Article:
FAIR OAKS, Ind. — Pigs cluster around a food stall like Black Friday shoppers waiting for the store to open. One pushes impatiently against the locked door with her snout, waiting for the sow inside to finish eating so she can take her turn.
After about 10 minutes, the sated sow sidles out the front gate and rejoins about 80 other pregnant pigs in a large pen surrounding the food stall. The hungry pig enters the stall through the now-open back door, and food flows in from a computer-controlled dispenser.
The big pens and electronic feeding systems at Fair Oaks Farms in Indiana could be the future of the pork industry as consumers pressure farmers to move pregnant pigs out of individual stalls too narrow for the animals to turn around. The switch from gestation stalls is not as simple as many consumers believe, however. It’s expensive, there are debates over pen designs and it takes time to train pigs to use feeders and other equipment. In short, farmers are spending millions of dollars with no certainty yet that the changes are best for the animals.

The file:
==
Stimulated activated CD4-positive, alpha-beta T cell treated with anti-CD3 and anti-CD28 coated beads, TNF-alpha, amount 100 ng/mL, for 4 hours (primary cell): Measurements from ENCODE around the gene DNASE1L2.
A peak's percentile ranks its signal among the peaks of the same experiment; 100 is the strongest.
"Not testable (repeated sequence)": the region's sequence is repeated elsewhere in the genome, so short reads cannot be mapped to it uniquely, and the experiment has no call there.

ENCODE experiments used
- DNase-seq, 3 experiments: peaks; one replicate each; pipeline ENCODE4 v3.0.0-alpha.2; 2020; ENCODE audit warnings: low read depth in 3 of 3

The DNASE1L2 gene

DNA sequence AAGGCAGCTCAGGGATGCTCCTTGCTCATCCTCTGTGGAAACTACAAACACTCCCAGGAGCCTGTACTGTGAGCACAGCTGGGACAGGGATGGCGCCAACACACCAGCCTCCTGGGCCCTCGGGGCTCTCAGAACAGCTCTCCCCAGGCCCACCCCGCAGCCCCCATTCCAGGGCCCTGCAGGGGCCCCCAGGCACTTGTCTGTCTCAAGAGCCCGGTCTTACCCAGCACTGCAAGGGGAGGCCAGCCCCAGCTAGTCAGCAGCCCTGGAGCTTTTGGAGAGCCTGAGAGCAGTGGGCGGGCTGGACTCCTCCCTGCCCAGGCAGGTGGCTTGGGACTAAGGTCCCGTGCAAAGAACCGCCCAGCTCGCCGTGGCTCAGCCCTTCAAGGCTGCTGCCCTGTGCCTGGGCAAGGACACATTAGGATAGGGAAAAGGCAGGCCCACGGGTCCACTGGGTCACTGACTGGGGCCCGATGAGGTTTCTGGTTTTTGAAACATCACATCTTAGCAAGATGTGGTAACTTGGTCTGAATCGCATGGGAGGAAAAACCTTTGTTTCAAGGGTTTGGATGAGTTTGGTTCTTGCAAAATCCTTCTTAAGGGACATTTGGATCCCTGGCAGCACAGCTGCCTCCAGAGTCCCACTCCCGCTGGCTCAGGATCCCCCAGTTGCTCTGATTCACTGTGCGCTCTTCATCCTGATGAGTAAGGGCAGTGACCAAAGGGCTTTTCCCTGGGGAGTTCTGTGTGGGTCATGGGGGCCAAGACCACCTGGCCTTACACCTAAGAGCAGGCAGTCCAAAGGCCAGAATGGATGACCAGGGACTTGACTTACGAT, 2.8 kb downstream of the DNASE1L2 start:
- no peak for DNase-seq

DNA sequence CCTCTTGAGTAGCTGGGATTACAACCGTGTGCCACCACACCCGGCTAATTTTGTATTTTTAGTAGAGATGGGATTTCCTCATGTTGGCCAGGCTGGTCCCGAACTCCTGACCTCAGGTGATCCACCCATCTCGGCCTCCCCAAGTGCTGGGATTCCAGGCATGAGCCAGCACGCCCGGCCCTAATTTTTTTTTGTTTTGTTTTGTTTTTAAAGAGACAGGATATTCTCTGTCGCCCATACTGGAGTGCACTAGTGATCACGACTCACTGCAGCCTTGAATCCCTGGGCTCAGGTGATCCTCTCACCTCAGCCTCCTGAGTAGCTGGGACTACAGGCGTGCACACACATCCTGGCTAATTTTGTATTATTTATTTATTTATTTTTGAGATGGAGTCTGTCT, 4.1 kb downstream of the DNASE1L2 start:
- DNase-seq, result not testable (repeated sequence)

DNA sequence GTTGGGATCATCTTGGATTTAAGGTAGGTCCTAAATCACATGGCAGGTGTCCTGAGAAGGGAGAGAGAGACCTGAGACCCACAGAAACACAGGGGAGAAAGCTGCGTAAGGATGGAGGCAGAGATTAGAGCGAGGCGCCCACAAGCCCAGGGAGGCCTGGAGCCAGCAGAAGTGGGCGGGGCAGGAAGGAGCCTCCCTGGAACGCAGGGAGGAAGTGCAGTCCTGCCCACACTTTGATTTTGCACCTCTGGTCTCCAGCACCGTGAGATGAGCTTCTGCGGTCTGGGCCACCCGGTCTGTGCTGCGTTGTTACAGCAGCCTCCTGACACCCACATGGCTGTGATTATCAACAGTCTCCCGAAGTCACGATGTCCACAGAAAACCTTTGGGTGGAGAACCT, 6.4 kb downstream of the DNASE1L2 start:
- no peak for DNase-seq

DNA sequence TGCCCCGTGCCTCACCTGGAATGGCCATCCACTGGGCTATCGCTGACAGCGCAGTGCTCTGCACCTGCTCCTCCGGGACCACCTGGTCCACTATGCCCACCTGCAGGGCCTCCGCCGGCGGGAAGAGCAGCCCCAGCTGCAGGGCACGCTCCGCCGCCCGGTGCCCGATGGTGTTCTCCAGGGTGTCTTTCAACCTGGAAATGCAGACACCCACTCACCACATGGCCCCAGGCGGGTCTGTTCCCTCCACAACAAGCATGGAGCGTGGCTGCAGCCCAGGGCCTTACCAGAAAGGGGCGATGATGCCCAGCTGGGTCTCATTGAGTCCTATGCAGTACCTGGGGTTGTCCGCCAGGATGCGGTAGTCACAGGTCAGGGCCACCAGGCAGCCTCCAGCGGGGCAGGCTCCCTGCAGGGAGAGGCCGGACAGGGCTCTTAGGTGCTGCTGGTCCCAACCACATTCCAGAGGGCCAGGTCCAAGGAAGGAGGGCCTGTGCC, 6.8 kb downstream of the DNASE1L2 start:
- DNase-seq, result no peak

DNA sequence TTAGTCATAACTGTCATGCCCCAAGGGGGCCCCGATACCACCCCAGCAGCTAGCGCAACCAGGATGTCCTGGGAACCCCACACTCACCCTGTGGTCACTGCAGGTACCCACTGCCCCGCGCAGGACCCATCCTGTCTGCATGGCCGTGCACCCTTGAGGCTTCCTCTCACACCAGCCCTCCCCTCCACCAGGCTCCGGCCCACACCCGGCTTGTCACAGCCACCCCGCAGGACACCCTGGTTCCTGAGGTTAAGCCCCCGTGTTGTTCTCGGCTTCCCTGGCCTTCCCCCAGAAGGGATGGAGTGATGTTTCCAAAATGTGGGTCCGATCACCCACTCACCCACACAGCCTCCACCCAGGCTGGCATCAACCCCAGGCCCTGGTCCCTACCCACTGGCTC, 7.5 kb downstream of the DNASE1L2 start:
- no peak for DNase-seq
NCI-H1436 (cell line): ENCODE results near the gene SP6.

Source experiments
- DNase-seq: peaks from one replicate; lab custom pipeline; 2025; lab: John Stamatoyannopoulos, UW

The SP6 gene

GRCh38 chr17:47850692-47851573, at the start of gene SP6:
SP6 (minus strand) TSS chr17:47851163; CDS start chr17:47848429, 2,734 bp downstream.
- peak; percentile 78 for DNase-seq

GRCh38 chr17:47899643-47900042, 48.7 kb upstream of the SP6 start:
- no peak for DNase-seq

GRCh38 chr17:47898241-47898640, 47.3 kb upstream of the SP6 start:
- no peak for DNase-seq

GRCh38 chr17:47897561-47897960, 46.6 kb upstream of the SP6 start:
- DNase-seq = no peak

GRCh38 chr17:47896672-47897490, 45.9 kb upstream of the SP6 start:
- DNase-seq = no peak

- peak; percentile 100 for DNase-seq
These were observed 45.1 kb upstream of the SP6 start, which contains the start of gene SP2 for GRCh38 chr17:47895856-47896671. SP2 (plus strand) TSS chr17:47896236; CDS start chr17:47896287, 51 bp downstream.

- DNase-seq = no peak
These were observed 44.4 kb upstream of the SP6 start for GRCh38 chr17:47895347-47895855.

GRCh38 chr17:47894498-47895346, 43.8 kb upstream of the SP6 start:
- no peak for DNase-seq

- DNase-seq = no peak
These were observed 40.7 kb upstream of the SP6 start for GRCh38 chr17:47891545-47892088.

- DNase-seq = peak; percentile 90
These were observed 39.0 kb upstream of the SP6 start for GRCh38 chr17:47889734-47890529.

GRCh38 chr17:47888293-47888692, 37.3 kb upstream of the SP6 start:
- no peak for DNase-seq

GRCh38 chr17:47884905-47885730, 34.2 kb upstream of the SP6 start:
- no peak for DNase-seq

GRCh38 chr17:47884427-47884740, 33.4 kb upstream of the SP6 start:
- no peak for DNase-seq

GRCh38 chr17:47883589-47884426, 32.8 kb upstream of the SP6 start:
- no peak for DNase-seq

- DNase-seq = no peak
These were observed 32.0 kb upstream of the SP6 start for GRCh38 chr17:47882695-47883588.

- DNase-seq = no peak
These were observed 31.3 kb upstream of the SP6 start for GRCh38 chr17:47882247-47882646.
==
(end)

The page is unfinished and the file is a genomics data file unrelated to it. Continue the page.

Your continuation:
Most bacon, ham and chops come from hogs that never spend time in the narrow breeding stalls, though the hogs’ mothers almost certainly did — if only a few days for insemination. More than four out of five sows in the U.S. remain in the stalls after they become pregnant, according to a 2012 study done for the National Pork Producers Council.
But a growing number are being moved into group pens as industry giants like Smithfield Foods and Cargill try to protect their brands from criticism by animal rights activists. Other major pork processors who have not required farms to convert are seeing some do so because image-conscious buyers, such as McDonald’s, Oscar Mayer and Safeway, have called for an end to gestation crates.